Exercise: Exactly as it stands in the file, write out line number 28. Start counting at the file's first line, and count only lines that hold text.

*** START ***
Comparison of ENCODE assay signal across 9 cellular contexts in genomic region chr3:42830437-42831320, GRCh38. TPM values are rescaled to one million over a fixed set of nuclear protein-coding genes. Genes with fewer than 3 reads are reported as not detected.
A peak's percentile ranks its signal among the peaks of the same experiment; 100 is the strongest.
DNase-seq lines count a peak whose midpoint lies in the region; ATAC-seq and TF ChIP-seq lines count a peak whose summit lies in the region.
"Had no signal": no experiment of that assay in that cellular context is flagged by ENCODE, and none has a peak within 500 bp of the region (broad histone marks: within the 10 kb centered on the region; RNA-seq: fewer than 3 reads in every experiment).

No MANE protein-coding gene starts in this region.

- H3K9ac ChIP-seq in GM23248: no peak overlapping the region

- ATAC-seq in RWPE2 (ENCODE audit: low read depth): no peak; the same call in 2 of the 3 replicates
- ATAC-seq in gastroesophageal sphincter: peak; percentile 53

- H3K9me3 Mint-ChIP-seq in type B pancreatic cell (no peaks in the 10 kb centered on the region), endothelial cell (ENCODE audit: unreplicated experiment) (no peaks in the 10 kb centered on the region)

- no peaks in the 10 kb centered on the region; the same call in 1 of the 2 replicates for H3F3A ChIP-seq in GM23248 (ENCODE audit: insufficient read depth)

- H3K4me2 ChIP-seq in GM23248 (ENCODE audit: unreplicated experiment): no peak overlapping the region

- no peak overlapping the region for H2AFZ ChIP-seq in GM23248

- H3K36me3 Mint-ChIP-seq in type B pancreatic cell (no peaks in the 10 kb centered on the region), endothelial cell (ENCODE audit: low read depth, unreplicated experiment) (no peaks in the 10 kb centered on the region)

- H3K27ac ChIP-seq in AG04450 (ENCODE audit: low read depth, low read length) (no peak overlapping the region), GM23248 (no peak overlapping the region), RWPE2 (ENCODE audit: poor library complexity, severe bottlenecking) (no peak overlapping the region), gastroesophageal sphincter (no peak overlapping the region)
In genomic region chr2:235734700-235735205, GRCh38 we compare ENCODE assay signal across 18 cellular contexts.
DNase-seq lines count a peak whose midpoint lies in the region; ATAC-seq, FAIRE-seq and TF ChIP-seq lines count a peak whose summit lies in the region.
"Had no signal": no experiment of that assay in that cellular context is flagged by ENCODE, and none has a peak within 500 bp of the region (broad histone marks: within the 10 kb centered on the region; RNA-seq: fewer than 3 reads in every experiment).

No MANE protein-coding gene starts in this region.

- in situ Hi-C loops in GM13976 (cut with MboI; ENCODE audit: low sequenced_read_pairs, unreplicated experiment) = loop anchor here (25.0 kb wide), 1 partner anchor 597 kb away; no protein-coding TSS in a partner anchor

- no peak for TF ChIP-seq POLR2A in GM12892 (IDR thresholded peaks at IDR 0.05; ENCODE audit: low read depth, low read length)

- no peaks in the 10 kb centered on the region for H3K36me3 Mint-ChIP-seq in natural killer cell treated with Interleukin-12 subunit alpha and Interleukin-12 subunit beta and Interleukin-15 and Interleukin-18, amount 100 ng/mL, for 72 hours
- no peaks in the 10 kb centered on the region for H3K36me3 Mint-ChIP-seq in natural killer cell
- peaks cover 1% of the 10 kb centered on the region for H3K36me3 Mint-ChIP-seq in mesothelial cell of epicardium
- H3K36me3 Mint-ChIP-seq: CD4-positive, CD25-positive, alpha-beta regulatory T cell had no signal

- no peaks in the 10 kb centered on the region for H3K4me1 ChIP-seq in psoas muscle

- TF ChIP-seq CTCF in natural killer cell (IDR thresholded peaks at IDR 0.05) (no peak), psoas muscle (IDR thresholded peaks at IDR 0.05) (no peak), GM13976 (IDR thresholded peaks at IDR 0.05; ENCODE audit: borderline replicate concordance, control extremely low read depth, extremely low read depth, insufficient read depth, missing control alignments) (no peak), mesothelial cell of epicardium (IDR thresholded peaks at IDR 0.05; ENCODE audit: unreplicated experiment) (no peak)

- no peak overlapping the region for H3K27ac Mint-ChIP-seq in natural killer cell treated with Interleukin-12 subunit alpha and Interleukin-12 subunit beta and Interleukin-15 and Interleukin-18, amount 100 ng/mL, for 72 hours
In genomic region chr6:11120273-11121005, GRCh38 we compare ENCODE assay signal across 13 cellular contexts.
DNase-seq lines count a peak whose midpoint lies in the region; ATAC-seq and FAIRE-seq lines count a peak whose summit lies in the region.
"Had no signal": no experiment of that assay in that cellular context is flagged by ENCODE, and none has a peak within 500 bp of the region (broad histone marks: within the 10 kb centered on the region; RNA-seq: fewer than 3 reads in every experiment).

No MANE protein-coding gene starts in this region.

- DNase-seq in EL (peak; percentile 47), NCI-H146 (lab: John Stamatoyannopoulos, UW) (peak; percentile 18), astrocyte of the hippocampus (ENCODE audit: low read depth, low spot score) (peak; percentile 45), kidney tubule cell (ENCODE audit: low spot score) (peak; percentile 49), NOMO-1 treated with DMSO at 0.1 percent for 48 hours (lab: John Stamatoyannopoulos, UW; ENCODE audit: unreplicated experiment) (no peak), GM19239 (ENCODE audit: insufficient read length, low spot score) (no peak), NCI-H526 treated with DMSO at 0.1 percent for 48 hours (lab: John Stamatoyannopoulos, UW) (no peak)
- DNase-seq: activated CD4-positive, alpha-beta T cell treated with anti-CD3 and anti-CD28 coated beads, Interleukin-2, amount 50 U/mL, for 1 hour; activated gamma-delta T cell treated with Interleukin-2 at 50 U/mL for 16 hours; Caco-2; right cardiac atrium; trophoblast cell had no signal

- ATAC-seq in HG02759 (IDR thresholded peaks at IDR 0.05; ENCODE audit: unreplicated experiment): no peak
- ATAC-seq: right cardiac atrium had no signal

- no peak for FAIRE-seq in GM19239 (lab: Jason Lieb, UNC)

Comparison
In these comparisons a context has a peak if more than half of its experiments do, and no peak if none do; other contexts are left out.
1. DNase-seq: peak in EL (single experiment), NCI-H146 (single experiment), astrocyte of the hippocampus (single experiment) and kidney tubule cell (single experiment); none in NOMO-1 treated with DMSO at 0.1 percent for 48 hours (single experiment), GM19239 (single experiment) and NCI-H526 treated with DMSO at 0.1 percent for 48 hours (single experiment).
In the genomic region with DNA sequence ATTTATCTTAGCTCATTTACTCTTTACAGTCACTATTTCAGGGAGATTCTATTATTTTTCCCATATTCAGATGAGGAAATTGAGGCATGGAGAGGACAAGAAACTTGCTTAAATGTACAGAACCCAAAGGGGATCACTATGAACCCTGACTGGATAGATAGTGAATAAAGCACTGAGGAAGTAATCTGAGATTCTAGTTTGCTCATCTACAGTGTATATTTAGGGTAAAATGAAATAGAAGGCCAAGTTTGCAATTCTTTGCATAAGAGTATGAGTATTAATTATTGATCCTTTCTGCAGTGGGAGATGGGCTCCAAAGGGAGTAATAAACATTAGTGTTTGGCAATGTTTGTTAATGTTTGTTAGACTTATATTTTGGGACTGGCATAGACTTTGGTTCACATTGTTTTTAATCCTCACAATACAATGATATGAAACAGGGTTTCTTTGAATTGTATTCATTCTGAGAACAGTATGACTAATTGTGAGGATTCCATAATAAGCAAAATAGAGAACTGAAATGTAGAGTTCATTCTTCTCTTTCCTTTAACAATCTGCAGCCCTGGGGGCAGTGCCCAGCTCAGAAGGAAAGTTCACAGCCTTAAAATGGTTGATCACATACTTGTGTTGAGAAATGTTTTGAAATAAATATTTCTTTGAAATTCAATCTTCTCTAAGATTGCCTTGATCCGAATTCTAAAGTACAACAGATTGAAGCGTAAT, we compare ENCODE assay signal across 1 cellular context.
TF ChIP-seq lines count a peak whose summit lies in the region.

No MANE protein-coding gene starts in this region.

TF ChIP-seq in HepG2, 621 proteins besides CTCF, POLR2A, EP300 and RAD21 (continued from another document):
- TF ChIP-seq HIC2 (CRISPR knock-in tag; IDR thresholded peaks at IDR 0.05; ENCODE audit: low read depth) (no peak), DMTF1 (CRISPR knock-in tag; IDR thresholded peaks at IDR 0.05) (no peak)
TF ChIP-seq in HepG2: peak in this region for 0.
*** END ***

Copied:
In genomic region chr6:11120273-11121005, GRCh38 we compare ENCODE assay signal across 13 cellular contexts.